HOMEBREW Digest #4003 Wed 31 July 2002

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  plastic vs glass ("dave holt")
  Announcement of scholarship recipients ("Keith Lemcke")
  Re.temp cycling myth (Ken Pendergrass)
  Bitter Beer, more details ("Mac")
  Gump On Fast Ferms' ("Rob Moline")
  Hefe (leavitdg)
  Weissheimer Pils malt: does it need a protein rest? (Mark Linton)
  Oh, Canada? (mohrstrom)
  RE: Oktoberfest recipe? (Paul Shick)
  re:  White Labs Hefe IV (Paul Kensler)
  RE: Carboy Caps for Syphon Starting (I/T) - Eastman" <stjones at eastman.com>
  Food Grade Plastic (Chuck Doucette)
  Re:  Primary Temps ("Dennis Collins")
  Re: Carboy Caps for Syphon Starting (Demonick)
  RE: Opinions on this Oktoberfest Recipe-- (I/T) - Eastman" <stjones at eastman.com>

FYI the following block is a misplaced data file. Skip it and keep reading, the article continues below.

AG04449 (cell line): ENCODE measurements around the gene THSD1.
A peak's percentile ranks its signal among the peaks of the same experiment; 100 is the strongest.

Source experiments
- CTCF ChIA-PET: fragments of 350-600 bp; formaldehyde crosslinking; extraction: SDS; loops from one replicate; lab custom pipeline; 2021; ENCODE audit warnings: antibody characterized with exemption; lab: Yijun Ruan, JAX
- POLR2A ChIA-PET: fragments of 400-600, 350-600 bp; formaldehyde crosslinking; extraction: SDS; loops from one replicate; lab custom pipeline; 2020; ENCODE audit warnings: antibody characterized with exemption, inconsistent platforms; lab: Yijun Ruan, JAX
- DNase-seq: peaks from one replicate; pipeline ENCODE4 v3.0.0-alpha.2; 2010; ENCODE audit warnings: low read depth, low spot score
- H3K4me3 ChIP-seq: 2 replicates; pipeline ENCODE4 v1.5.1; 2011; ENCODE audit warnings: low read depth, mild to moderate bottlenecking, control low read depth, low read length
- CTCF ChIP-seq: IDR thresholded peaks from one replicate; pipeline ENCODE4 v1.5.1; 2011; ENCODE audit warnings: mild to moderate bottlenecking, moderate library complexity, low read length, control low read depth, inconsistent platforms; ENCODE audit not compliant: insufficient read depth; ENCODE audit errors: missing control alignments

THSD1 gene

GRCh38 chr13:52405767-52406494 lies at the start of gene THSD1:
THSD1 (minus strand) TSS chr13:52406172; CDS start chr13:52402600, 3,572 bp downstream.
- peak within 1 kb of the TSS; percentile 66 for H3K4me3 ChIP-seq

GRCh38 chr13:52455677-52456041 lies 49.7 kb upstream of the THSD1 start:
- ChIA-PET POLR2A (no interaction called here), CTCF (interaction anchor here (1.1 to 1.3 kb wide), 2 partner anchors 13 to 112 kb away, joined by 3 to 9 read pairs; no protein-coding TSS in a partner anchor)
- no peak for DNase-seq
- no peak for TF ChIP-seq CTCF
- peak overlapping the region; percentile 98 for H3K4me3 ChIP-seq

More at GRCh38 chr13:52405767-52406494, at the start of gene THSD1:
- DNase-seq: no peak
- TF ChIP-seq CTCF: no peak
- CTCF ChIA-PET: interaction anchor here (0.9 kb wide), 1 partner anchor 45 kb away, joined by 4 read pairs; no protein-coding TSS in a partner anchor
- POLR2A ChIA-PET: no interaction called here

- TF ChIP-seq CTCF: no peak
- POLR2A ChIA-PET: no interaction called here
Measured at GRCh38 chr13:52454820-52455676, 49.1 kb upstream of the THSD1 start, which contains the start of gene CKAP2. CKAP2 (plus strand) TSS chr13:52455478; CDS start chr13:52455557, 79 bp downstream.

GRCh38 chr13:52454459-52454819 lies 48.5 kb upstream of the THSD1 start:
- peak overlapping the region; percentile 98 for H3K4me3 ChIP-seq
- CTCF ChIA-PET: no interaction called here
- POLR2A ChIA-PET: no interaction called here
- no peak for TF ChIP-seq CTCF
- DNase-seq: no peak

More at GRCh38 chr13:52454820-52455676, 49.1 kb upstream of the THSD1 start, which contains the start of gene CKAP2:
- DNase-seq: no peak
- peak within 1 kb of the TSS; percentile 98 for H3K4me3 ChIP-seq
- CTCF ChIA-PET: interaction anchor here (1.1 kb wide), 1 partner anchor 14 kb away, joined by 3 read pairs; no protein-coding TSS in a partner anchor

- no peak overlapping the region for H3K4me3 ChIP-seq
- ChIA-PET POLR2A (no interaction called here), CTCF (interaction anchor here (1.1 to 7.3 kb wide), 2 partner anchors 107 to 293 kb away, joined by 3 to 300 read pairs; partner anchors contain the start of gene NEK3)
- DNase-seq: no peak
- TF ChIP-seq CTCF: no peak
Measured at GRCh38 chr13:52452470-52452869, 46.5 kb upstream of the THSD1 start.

Propane??? ("Brady, Eric")
  phenolics, etc (HOMEBRE973)
  Re: Primary Temps (Kelly Grigg)
  Re:  Carboy Caps for Syphon Starting ("Dennis Collins")
  Re: Wyoming Hops (Jeff Renner)
  RE: Electronic evaluation and smoking (Brian Lundeen)
  RE: Primary temps (Victor.E.Franklin)
  Primary temps (LJ Vitt)
  RE: Lager/beer fridge & Beer storage temps (Victor.E.Franklin)
  re: Carboy Caps for Syphon Starting (Ed Jones)
  Re: Australian Barley Technical Symposium (Jeff Renner)
  RE: Bitter Beer...alcohol (Kevin Crouch)
  smoking malt (Jeff & Ellen)
  Opinions on quat wanted (Mitchell Surface)